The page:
JAYES: Do you think some on the backbench are a bit worried about the Murdoch control?

CLARE: I don’t think so. If you make decisions based on one company, as I said before then you are not really doing your job. Our job is to make laws in the public interest that setus up for the future. There’s one part of this which is uncontroversial. There is another part that is controversial, not because of Fairfax or News Limited or Seven, Nine or Ten or what you see on the front page of a newspaper, it’s about what we want our news organisations to look like and how much diversity we think we need in modern media.

JAYES: Is it fair to say you do have a predisposition to scrap this two-out-of-three rule?

CLARE: No what I’ve said consistently and I’ve said it for eighteen months – we’ve been waiting a long time for the bills to come before the parliament – is that I’ve got an open mind. I can see arguments in favour of keeping it, I can see arguments in favour of getting rid of it, let’s weigh both of those arguments up and go through the proper parliamentary process.

JAYES: What do you want to see out of this process though? I am sure you’ve been lobbied from both sides and we’ve been talking about this ad nauseam for the best part of two years, so what do you hope to get out of this committee? What will the process be like? How long will it take?

CLARE: We don’t know. The Government and the Opposition would have to come together and work out what committee will look at the bill, I presume it is the Environment and Communications Committee of the Senate. Work out a timeframe to look at it. There should be enough time to write written submissions as well as for the committee to hear evidence.

JAYES: So what you’re saying you want to see out of this committee is – you want to hear the concerns or otherwise from the public? Or is there something else you are looking for?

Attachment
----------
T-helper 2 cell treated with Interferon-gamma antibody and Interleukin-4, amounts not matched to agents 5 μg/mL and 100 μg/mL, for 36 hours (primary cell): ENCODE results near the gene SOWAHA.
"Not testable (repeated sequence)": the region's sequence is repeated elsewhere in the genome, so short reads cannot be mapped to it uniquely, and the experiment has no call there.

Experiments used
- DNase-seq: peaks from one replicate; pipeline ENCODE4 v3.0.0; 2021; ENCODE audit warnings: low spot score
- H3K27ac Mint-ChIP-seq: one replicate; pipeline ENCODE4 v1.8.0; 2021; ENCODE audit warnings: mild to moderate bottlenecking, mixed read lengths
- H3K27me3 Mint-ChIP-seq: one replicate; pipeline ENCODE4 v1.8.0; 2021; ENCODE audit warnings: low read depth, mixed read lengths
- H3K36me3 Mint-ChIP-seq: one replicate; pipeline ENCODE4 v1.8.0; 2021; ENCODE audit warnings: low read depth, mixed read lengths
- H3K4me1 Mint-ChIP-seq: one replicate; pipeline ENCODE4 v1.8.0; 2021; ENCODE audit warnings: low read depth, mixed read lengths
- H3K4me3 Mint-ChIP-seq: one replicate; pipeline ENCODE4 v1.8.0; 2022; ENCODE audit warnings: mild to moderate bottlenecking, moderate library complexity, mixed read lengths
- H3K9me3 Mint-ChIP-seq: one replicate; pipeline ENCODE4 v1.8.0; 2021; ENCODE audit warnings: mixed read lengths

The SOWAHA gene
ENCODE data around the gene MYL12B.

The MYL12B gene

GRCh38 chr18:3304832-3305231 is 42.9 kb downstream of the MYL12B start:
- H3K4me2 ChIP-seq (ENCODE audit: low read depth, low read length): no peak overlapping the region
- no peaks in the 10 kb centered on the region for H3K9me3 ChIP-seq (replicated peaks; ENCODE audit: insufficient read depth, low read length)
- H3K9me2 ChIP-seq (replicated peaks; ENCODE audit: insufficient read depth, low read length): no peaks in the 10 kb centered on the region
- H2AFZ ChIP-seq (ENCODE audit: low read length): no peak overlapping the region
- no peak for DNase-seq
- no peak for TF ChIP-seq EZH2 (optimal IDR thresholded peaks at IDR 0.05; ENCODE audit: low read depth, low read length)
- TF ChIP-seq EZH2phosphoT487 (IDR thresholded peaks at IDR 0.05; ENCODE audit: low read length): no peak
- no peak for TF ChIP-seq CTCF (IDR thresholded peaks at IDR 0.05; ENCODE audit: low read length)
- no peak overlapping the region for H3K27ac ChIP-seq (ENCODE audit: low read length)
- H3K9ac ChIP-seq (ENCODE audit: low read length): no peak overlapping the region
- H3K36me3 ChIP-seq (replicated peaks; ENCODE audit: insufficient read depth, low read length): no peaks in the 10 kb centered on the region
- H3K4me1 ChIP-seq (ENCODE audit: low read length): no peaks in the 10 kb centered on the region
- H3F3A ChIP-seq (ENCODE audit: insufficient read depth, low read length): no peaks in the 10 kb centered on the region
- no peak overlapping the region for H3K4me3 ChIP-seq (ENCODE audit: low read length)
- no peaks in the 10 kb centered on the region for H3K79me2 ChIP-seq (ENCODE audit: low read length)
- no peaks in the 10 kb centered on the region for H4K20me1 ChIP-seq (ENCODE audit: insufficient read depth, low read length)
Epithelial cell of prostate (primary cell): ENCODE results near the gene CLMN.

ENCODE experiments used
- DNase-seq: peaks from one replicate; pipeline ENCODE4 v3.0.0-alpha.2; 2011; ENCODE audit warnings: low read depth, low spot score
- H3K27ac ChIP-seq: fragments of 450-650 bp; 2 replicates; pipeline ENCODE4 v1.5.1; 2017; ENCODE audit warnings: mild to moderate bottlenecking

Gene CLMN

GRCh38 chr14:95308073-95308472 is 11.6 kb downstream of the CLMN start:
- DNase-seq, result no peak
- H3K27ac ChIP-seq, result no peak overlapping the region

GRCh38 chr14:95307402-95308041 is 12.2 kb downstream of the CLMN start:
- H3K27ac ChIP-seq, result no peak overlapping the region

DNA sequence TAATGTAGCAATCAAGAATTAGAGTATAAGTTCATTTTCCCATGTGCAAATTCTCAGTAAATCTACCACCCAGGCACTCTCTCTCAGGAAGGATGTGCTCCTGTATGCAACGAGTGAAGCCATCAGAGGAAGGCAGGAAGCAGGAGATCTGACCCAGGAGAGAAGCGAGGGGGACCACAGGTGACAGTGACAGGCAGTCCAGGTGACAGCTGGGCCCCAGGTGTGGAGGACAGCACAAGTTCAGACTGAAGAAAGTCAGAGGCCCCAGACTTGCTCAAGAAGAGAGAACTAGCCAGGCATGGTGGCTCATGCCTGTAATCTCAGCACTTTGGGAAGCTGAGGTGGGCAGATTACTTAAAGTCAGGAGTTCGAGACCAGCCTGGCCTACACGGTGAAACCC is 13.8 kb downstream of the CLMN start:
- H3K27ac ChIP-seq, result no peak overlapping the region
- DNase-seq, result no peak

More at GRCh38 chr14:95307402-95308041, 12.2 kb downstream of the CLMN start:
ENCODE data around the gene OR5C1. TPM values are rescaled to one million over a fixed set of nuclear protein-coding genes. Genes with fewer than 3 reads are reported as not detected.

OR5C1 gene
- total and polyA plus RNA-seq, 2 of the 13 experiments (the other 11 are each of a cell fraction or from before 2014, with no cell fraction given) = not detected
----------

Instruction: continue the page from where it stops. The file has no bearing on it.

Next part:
CLARE: Everyone. Media companies will make submissions and they will probably appear before the committee and say this is why the rule should stay or go, but it’s not just the media companies that will have a view on this. There will be people all around the country that will have a view about whether it should stay or go. We need to hear from them.

JAYES: Anti-siphoning is something that of course Foxtel was very keen on seeing something happen there. How do you see this list not changing? I know Mitch Fifield has pointed out that it is an ever evolving list but is this a bit of a missed opportunity? It has been pointed out to me that the laws at the moment dictate that free-to-air has to have every single AFL and NRL match first, or they get the option for it, but most of these matches, I shouldn’t say most but a lot of them do end up on Pay TV. How is that still relevant?

CLARE: It’s a little unusual because even though NRL and AFL are on that list you’ll see some games on free-to-air and you’ll see some games on Pay TV. There are about ten sports, plus the Olympics and the Winter Olympics that are on the anti-siphoning list but there are a lot of games.

JAYES: Why not cut out the middle man, which is the free-to-air networks?

CLARE: Because a lot of people don’t have a Foxtel subscription and a lot of people in Australia love their sport.

JAYES: But they end up on Foxtel anyway?

CLARE: Some of them do, it ends up that half the round is on Foxtel and half the round is on free-to-air and the codes and the free-to-air and Foxtel work out which is which. It’s a brave government that would decide to take sport off free TV before an election. I suspect we are going to hear more about this after the election.

JAYES: Shadow Communications Minister, Jason Clare thanks so much for your time.

CLARE: Thank you.